Bitcoin Wallet: The wallet contains a private key which Bitcoins allocates from the block chain to be used in purchases. The Bitcoin wallet can show the total balance of Bitcoins it controls and lets you pay a specific amount to a specific person, similar to a physical wallet. Coinbase is an example of a company that can provide you a Bitcoin Wallet.

Coinbase: It is a platform which allows trading of Bitcoins. Any user could create a wallet, link his/her bank details and start using Coinbase to trade Bitcoins. Coinbase was found in June, 2012 by Brian Armstrong (CEO) and Fred Ehrsam with Mark Peter Davis as an investor. Since its inception the company has raised $6.71 Mn in funding.

BTC China: BTC China was launched in June 2011. It is China’s first and most established Bitcoin trading platform. The company has received a funding of $5 Mn through investors Lightspeed China Partners and Lighspeed Venture Partners.

Private Key: A private key is data that proves a right to spend Bitcoins from a specific wallet through a cryptographic signature. The private key is stored on a computer, smartphone, table, or storage device it a software wallet is used. The key can also be stored on remote servers if a web wallet is used.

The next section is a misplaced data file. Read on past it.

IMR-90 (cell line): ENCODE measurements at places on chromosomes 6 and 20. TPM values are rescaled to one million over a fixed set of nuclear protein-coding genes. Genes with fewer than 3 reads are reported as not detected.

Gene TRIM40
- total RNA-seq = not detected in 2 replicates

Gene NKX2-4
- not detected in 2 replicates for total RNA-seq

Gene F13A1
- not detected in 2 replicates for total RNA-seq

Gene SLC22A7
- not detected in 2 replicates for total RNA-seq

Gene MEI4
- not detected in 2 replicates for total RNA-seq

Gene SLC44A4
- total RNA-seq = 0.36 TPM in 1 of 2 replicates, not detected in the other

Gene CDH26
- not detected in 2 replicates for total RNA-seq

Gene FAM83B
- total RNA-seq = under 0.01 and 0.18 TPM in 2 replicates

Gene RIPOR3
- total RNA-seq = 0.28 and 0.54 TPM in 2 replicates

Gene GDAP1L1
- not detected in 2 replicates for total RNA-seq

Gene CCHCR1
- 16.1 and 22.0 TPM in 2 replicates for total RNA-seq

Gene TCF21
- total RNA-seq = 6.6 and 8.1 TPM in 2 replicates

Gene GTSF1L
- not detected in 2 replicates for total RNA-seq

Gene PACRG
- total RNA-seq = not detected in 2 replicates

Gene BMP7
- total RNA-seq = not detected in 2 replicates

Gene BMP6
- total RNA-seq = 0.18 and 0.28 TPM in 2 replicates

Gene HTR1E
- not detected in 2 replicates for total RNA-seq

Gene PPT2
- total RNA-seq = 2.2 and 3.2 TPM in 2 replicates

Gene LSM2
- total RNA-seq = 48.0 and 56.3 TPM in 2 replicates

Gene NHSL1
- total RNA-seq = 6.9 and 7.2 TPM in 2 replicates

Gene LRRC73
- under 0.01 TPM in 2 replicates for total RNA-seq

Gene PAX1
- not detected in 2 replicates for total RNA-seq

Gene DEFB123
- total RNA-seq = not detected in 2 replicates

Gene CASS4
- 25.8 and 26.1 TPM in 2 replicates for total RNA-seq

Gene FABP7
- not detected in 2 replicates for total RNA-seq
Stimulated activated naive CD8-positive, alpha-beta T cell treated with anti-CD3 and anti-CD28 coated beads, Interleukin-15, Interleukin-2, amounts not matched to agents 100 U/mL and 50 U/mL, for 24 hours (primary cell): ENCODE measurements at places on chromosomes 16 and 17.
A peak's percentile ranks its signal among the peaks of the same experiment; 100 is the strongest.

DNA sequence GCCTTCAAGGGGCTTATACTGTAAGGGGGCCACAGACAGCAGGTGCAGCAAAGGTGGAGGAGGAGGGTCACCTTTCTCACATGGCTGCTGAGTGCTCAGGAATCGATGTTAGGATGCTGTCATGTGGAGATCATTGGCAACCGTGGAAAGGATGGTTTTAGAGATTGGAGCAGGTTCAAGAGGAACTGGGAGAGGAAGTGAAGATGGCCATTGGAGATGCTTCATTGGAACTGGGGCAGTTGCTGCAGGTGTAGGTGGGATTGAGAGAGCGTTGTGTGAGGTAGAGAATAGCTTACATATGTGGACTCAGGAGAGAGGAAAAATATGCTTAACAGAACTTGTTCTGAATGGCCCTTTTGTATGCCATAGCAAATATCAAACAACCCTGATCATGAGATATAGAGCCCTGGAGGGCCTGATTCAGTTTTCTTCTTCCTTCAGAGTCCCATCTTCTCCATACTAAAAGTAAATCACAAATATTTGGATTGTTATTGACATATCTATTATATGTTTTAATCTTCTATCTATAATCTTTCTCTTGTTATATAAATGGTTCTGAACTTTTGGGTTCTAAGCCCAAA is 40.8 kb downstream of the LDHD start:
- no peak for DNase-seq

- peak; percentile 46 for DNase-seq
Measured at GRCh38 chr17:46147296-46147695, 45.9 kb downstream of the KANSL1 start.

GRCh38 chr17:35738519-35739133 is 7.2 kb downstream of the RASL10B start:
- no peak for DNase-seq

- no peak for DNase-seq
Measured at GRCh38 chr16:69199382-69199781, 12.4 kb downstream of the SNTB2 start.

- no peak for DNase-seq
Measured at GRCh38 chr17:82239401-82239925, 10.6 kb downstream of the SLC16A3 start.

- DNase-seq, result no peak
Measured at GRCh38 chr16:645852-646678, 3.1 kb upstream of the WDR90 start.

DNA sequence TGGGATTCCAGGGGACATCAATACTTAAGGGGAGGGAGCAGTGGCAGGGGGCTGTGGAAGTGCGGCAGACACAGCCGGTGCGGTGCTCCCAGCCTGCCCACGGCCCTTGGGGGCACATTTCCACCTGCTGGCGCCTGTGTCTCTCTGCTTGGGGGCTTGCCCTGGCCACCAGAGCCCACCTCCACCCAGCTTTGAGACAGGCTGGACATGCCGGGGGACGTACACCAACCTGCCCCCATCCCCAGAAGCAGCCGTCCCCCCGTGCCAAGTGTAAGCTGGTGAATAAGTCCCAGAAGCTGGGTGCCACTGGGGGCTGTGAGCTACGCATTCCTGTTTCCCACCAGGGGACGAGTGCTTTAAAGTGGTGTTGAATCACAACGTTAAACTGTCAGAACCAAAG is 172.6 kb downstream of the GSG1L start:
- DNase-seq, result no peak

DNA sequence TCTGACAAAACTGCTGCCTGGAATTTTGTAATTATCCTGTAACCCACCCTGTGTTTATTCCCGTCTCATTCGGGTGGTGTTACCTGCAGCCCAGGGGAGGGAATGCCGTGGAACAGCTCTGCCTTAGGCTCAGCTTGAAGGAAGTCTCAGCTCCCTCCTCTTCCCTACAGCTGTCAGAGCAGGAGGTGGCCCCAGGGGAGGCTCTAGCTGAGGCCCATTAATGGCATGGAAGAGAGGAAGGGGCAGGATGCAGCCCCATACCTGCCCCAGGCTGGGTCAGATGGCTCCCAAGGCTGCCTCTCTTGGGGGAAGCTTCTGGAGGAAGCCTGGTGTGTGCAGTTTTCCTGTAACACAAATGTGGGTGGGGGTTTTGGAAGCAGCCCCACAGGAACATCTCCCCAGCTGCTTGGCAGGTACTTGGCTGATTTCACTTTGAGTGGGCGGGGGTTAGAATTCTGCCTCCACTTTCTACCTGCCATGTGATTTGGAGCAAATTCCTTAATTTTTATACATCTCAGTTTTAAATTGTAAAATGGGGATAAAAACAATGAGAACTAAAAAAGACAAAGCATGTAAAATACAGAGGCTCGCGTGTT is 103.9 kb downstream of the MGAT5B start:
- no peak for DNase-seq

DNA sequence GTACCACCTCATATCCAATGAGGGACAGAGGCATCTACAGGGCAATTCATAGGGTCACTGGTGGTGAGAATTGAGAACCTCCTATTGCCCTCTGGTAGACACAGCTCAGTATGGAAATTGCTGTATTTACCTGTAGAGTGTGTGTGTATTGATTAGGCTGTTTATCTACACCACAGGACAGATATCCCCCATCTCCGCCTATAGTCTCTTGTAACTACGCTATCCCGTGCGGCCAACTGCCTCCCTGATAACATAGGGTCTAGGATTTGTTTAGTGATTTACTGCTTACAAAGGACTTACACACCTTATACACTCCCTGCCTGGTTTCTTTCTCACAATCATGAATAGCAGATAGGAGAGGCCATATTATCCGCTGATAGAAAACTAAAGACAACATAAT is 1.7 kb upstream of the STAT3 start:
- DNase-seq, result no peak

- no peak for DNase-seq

Digital Currency: Digital currency is a form of currency or medium of exchange that is electronically created and stored. Some digital currencies are cryptocurrencies – like Bitcoin, Litecoin and Peercoin - others are not – such as the Ven. Similar to traditional money, these currencies can often be used to avail physical goods and services.

Peer-to-peer: A peer-to-peer (P2P) network is a type of decentralized and distributed network architecture in which individual nodes in the network (called 'peers') act as both suppliers and consumers of resources, in contrast to the centralized client–server model where client nodes request access to resources provided by central servers. In the case of Bitcoin, each entity broadcasting the transactions of other entities and there is not centralized authority.

Fiat Money: Money that derives its value from government regulation or law is known as Fiat Money. The term fiat currency is used when a fiat money is used as the main currency of the country. Fiat money was first used in China about a thousand years ago. Fiat money has been used intermittently by various countries since, alongside with currencies that were backed by metals, mainly silver or gold.

Store of Value: A store of value is the function of an asset that can be saved, retrieved and exchanged at a later time, and be predictably useful when retrieved. The most common store of value in modern times has been money, currency, or a commodity like gold, or financial capital. The point of any store of value is intrinsic risk management due to an inherent stable demand for the underlying asset.